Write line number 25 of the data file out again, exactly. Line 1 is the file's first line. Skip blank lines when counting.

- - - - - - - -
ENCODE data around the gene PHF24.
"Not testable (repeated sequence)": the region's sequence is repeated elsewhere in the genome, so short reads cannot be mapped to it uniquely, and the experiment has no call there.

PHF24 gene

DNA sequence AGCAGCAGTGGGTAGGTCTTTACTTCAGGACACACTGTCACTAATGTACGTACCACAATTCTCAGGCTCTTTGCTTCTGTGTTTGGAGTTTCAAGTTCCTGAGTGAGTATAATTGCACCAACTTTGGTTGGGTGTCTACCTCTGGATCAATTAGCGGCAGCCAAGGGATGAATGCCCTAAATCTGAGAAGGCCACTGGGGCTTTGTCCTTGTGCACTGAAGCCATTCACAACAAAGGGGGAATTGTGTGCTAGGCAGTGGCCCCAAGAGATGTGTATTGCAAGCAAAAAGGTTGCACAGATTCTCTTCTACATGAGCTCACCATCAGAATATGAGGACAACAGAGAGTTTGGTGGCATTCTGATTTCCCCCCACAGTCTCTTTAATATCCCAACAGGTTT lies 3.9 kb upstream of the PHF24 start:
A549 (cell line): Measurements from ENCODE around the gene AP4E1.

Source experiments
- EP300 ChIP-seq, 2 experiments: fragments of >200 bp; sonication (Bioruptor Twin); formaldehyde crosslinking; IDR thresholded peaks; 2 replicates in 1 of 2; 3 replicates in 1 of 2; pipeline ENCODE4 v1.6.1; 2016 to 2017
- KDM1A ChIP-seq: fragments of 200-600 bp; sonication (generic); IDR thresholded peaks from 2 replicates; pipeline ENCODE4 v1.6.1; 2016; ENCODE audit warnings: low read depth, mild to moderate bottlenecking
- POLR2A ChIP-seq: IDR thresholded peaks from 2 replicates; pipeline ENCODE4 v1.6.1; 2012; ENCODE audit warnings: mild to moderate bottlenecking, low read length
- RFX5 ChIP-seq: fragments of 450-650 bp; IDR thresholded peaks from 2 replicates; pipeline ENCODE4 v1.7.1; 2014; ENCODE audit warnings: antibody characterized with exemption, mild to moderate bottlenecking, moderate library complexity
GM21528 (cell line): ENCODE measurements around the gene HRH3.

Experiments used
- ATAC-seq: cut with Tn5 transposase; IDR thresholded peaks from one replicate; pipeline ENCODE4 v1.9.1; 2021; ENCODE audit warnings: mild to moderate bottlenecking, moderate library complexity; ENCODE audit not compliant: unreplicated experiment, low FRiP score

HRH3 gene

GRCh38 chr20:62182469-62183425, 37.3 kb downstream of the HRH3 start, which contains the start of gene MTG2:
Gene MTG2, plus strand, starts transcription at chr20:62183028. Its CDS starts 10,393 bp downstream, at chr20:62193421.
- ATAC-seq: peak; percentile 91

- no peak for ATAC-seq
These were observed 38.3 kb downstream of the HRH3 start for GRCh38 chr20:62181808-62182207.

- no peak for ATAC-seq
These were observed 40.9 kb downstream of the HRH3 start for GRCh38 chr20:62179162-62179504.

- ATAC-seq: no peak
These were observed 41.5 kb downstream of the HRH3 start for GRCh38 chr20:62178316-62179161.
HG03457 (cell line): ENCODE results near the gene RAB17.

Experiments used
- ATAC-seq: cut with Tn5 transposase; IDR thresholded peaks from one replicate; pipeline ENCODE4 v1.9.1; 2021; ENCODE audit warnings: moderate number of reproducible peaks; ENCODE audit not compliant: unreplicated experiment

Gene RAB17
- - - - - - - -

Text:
Experiments used